The following quote is one portion of his wider argument and so a little less ambitious; here he merely makes a good point about doing research wisely in a situation of an enormous amount of digitized metadata.
After going back and reading his entire essay, I must admit that I feel a bit silly only posting a portion of it here. Abbott's whole point is that students and young scholars with whom he has worked lack many basic skills for reading and research, and the thrust of his thesis is against the sort of discrete soundbyte and linking that I'm doing here. I would recommend strongly that you follow the above link and read his complete paper, at which point the following excerpt will really become a rather minor detail in comparison. It was, however, the anecdote that interested me in the full paper, so I suppose there's not too much harm in re-posting it here:
[A student] decided to write on the ways the US government gives out money, in particular about block grants. And he had found interesting material in Lexis/Nexis. He told us the idea of block grants went back far further than we thought. It wasn't just a Reagan invention, it went back to the 1930s. The only problem was that there was plenty of material in the 1980s, the 1970s, the 1960s, the 1940s and the 1930s, but nothing in the 1950s. Try as he would, Brian couldn't find anything.
[...] First he found a 1950s congressional speech sure to contain the phrase "block grant." Then he read the actual document and - sure enough - found the phrase. So it OUGHT to be found by the keyword query "block grant." And he ascertained that the keyword "grant" would locate this document, but the keyword "block" would not. So he tried various misspellings: black, blank, plonk, prank, blink, and so on. He hit paydirt with "blook." It turned out "blook grant" returned dozens of documents form the 1950s, all of which had in them the phrase "block grant." "Blook grant" of course, was an optical character recognition error. And it turned out, Brian discovered triumphantly, that the Federal government had changed its font around 1950. So the OCR algorithms, which are AI based, trained themselves on the old font, and then couldn't read the new font when it showed up. [...]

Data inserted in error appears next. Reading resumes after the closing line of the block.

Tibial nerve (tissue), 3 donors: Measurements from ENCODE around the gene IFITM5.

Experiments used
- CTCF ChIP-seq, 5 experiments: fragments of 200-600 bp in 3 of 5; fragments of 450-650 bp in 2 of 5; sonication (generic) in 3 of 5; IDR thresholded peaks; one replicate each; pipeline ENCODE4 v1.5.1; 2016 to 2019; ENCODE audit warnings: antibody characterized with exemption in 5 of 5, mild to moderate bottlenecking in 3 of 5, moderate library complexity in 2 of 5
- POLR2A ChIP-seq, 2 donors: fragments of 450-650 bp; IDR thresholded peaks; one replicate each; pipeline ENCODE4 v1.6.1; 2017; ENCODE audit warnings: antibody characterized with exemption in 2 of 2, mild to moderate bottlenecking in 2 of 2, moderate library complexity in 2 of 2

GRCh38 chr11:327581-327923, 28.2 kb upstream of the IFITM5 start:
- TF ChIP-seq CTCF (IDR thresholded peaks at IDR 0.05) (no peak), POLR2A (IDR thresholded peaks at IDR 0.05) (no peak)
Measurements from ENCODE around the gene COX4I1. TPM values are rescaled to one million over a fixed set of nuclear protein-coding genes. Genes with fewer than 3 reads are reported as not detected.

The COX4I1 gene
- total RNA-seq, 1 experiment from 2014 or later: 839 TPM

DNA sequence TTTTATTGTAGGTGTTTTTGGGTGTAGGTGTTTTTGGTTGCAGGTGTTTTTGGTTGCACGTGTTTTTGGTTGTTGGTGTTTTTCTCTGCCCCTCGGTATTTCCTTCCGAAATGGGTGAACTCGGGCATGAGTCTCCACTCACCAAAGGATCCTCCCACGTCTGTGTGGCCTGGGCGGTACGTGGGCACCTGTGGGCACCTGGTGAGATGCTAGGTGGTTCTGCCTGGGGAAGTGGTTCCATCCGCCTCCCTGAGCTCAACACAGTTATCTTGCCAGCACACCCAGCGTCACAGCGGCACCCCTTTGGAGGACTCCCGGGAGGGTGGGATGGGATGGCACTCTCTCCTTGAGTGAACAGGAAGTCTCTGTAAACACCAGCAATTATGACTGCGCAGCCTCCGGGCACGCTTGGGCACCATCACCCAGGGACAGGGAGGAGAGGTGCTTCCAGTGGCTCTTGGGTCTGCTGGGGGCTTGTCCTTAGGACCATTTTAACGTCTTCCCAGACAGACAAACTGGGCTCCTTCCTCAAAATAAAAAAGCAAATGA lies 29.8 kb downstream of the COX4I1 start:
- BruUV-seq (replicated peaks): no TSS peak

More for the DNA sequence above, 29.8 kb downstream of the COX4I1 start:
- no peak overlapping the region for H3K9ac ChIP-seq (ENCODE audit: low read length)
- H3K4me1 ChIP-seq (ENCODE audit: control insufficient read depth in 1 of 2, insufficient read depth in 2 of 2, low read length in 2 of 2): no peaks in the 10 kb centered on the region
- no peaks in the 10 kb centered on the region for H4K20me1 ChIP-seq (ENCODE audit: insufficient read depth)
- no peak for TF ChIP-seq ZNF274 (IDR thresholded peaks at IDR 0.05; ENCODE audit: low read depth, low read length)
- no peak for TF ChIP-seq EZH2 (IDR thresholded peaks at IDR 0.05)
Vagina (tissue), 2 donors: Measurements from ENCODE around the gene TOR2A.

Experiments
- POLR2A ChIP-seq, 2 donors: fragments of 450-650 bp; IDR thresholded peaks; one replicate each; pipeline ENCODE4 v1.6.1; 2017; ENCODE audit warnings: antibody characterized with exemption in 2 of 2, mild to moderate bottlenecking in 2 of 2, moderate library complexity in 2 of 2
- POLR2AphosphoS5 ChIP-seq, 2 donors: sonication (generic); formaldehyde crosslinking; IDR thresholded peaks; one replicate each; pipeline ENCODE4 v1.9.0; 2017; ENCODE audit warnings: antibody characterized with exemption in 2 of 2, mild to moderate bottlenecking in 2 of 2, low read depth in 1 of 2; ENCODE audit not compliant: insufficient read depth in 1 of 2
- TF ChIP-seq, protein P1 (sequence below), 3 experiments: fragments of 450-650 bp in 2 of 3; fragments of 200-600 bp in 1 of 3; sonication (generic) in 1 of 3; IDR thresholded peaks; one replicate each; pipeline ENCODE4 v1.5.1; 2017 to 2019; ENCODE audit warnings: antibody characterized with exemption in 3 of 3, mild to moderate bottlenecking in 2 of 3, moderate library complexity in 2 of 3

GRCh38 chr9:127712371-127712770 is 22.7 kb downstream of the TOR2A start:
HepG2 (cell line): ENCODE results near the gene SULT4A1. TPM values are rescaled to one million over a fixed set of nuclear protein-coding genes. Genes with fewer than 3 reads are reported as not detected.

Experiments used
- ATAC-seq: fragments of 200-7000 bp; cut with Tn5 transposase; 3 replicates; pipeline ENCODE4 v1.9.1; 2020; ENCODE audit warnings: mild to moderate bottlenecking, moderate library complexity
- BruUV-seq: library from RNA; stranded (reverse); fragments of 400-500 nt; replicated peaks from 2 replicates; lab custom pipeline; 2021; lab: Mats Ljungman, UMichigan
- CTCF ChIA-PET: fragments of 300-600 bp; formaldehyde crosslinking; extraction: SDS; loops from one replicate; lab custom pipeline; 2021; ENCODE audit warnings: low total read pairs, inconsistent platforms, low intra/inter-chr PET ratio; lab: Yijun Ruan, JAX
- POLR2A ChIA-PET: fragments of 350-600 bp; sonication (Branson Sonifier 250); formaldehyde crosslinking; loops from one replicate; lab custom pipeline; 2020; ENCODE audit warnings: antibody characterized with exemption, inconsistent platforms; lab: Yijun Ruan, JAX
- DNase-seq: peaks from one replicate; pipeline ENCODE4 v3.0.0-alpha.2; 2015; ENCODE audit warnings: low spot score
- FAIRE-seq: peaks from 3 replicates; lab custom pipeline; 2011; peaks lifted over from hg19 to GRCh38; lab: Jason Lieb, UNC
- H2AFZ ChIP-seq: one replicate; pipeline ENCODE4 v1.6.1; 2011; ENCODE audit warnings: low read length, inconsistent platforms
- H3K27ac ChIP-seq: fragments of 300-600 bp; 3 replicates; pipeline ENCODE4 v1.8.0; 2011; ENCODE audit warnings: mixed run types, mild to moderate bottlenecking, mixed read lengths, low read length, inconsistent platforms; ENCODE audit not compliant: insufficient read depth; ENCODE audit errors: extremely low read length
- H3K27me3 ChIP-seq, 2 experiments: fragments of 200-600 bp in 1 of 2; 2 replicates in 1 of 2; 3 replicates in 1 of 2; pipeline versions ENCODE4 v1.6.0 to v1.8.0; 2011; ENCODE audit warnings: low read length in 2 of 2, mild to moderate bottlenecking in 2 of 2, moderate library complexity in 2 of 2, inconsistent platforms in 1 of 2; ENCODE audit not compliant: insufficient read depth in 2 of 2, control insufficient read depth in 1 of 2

But it was news to the students that the electronic tools are not perfection. They had no idea that however comprehensive they may be, they are generally less accurate than the print sources that preceded them. Even less did they suspect that those inaccuracies could be systematic. Somewhere out there, they now realized, some idiot is writing a paper on how the concept of block grants disappeared from American political discourse in the 1950s. It is the fear of becoming that idiot that baptized them as serious library researchers.
Again (and now with the benefit of a bold-faced warning about becoming that idiot), please read the whole paper.